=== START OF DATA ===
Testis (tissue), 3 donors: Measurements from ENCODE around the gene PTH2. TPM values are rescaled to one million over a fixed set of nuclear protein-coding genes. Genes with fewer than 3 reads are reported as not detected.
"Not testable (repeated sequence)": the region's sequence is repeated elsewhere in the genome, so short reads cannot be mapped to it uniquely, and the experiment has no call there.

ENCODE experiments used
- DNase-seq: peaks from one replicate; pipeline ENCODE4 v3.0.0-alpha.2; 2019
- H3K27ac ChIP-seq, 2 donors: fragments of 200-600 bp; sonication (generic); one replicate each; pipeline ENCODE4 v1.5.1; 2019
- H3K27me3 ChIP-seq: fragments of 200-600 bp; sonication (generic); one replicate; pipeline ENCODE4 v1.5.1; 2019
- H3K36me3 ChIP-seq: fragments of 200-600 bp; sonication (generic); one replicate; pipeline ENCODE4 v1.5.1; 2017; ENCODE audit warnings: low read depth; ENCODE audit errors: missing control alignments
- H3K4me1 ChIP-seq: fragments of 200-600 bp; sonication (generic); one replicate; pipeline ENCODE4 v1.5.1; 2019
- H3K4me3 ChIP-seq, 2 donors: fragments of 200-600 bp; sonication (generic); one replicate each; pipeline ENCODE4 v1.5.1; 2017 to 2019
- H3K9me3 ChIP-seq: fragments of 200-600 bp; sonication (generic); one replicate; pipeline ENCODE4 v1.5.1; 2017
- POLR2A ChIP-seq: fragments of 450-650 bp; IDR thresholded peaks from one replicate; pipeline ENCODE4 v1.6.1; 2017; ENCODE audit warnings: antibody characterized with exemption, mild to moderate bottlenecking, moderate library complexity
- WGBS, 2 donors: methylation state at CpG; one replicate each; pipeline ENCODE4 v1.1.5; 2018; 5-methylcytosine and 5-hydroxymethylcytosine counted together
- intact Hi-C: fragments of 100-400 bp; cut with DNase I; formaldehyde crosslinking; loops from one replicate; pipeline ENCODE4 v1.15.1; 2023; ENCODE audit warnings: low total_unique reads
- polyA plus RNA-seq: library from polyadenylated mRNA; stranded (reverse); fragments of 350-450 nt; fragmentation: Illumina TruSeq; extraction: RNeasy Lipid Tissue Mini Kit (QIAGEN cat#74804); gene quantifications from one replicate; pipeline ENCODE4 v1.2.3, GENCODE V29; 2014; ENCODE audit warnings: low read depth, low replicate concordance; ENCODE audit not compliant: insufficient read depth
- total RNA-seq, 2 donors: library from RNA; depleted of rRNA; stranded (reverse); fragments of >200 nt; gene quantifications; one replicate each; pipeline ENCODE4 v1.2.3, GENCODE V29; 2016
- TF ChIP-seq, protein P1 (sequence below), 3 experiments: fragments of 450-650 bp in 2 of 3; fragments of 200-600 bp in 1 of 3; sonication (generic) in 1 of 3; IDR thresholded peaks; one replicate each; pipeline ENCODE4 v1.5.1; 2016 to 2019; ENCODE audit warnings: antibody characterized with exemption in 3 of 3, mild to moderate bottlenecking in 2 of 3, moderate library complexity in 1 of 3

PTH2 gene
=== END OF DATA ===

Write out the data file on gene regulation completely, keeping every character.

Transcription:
Testis (tissue), 3 donors: Measurements from ENCODE around the gene PTH2. TPM values are rescaled to one million over a fixed set of nuclear protein-coding genes. Genes with fewer than 3 reads are reported as not detected.
"Not testable (repeated sequence)": the region's sequence is repeated elsewhere in the genome, so short reads cannot be mapped to it uniquely, and the experiment has no call there.

ENCODE experiments used
- DNase-seq: peaks from one replicate; pipeline ENCODE4 v3.0.0-alpha.2; 2019
- H3K27ac ChIP-seq, 2 donors: fragments of 200-600 bp; sonication (generic); one replicate each; pipeline ENCODE4 v1.5.1; 2019
- H3K27me3 ChIP-seq: fragments of 200-600 bp; sonication (generic); one replicate; pipeline ENCODE4 v1.5.1; 2019
- H3K36me3 ChIP-seq: fragments of 200-600 bp; sonication (generic); one replicate; pipeline ENCODE4 v1.5.1; 2017; ENCODE audit warnings: low read depth; ENCODE audit errors: missing control alignments
- H3K4me1 ChIP-seq: fragments of 200-600 bp; sonication (generic); one replicate; pipeline ENCODE4 v1.5.1; 2019
- H3K4me3 ChIP-seq, 2 donors: fragments of 200-600 bp; sonication (generic); one replicate each; pipeline ENCODE4 v1.5.1; 2017 to 2019
- H3K9me3 ChIP-seq: fragments of 200-600 bp; sonication (generic); one replicate; pipeline ENCODE4 v1.5.1; 2017
- POLR2A ChIP-seq: fragments of 450-650 bp; IDR thresholded peaks from one replicate; pipeline ENCODE4 v1.6.1; 2017; ENCODE audit warnings: antibody characterized with exemption, mild to moderate bottlenecking, moderate library complexity
- WGBS, 2 donors: methylation state at CpG; one replicate each; pipeline ENCODE4 v1.1.5; 2018; 5-methylcytosine and 5-hydroxymethylcytosine counted together
- intact Hi-C: fragments of 100-400 bp; cut with DNase I; formaldehyde crosslinking; loops from one replicate; pipeline ENCODE4 v1.15.1; 2023; ENCODE audit warnings: low total_unique reads
- polyA plus RNA-seq: library from polyadenylated mRNA; stranded (reverse); fragments of 350-450 nt; fragmentation: Illumina TruSeq; extraction: RNeasy Lipid Tissue Mini Kit (QIAGEN cat#74804); gene quantifications from one replicate; pipeline ENCODE4 v1.2.3, GENCODE V29; 2014; ENCODE audit warnings: low read depth, low replicate concordance; ENCODE audit not compliant: insufficient read depth
- total RNA-seq, 2 donors: library from RNA; depleted of rRNA; stranded (reverse); fragments of >200 nt; gene quantifications; one replicate each; pipeline ENCODE4 v1.2.3, GENCODE V29; 2016
- TF ChIP-seq, protein P1 (sequence below), 3 experiments: fragments of 450-650 bp in 2 of 3; fragments of 200-600 bp in 1 of 3; sonication (generic) in 1 of 3; IDR thresholded peaks; one replicate each; pipeline ENCODE4 v1.5.1; 2016 to 2019; ENCODE audit warnings: antibody characterized with exemption in 3 of 3, mild to moderate bottlenecking in 2 of 3, moderate library complexity in 1 of 3

PTH2 gene